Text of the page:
The following article was originally published on 7/27/23 by the University of California, Riverside (UCR) and features Michael Zachariah, Research Area 2 Lead and RA2–FA2 Coordinator, as well as Lorenzo Mangolini and Bryan Wong, both principal investigators in RA2–FA2.
The UCR Marlan and Rosemary Bourns College of Engineering, or BCOE, has received $1 million in federal funding that will help develop science to neutralize some of the world’s greatest weapons threats. The research will help gain new perspectives on key materials’ reaction under extreme stress and lead to enhanced computer models.
Michael Zachariah, a distinguished professor of chemical engineering and materials science, leads the UCR team that helps the federal government broach that challenge. His BCOE colleagues are Lorenzo Mangolini, professor of mechanical engineering, and Bryan Wong, professor of materials science and engineering.
The UCR professors work with a three-year-old alliance of 17 universities, national laboratories, and industry partners — the Materials Science in Extreme Environments University Research Alliance, or MSEE-URA based at Johns Hopkins University in Baltimore — that supports the U.S. Defense Threat Reduction Agency, or DTRA. Their research aims to understand, predict, design, and control the reactions of materials such as concrete and solar cells in extreme conditions, as well as develop new materials to neutralize chemical and biological weapons.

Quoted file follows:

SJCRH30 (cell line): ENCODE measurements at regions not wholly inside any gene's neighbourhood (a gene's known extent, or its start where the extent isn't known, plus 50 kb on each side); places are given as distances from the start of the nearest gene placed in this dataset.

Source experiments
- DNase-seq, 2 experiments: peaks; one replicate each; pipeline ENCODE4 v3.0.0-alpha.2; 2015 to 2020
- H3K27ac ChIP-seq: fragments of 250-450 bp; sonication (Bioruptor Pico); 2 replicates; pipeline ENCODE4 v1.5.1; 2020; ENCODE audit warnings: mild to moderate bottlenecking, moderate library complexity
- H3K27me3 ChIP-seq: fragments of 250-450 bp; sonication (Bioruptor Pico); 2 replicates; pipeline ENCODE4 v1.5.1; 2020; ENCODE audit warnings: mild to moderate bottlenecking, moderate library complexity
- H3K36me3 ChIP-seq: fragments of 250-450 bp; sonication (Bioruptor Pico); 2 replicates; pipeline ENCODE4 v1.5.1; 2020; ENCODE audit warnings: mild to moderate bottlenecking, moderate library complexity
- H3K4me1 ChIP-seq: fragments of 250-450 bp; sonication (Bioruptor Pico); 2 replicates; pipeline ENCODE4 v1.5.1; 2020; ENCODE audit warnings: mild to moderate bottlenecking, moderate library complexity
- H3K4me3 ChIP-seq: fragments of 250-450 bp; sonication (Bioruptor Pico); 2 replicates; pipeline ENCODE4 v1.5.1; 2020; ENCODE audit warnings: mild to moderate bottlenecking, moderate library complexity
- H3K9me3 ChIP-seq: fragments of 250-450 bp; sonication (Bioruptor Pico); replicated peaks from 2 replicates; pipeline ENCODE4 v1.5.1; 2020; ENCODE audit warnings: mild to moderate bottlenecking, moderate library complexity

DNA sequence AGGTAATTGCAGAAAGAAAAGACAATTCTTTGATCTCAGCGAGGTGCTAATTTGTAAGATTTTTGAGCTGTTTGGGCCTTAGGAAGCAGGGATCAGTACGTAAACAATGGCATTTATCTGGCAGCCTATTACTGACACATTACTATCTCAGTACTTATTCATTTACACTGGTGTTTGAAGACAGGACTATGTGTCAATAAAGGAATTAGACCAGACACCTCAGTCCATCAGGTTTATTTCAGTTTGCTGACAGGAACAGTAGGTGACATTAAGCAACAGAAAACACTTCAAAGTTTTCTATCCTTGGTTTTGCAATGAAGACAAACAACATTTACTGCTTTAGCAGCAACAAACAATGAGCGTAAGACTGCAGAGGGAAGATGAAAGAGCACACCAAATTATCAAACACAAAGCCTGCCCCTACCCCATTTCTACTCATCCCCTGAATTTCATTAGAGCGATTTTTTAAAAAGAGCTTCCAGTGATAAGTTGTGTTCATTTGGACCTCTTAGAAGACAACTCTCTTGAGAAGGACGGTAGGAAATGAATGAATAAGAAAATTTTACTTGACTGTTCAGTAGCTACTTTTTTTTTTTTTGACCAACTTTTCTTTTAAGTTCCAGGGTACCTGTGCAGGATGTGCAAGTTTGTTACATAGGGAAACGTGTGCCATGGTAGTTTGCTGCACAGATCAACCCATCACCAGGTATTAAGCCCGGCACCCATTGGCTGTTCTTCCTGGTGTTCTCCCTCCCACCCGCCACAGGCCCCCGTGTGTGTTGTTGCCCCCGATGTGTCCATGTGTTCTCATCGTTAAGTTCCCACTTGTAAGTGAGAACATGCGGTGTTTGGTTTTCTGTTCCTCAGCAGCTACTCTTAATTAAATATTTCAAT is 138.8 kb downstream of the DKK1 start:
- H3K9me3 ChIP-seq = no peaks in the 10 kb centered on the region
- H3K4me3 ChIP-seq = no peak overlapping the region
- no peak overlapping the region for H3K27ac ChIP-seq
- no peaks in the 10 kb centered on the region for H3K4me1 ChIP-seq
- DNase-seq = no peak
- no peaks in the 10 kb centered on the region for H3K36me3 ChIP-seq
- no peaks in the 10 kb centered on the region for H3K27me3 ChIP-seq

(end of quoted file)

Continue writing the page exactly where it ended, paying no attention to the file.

Through DTRA and MSEE, UC Riverside receives a federal grant of $584,000 each year to cover supplies and graduate-student research. The $1 million grant, included by Congress in HR 2617, the 2023 omnibus spending bill, augments the standard grant.
The new money means new equipment capabilities for UCR, including a significant upgrade to a transmission electron microscope, and X-ray diffraction that will help scientists study chemical reactions under extreme conditions — including pressure, temperature, and radiation — at the nanoscale level.
“This is a big capability enhancement for UCR,” Zachariah said of the machines, which will reside in a fee-based user facility to serve the campus community.
Nanoparticle science has helped create and improve everyday goods such as batteries, LED bulbs, food packaging and flame retardants.
At BCOE, experts study nanoparticles to understand and develop materials that can target caches of chemical and biological weapons and minimize damage from nuclear blasts. For example: How can officials destroy weapons in concrete bunkers, without harming civilians?
“We give (the DTRA) the foundational science; they figure out the delivery mechanism,” Zachariah said.
Tim Weihs, director of MSEE-URA, said Zachariah and his team are key partners in developing new reactive materials for the prompt defeat of chemical agents. “UCR is an integral part of the research alliance,” he said. “(They) are providing critical insights into exciting new reactive materials and agent-material interactions. Their efforts helped the MSEE-URA gain support and recognition from Congress during the latest appropriations process.”
Looking forward, the UCR team has a bold goal: To develop simulation models to help predict and design new materials and their behavior.
“We don’t know enough yet to write good models,” Zachariah said. “So we have to do things experimentally, which is very slow.” He said the new microscope and diffractometer will expand researchers’ understanding, moving them closer to machine learning.
– Story by Gale Hammons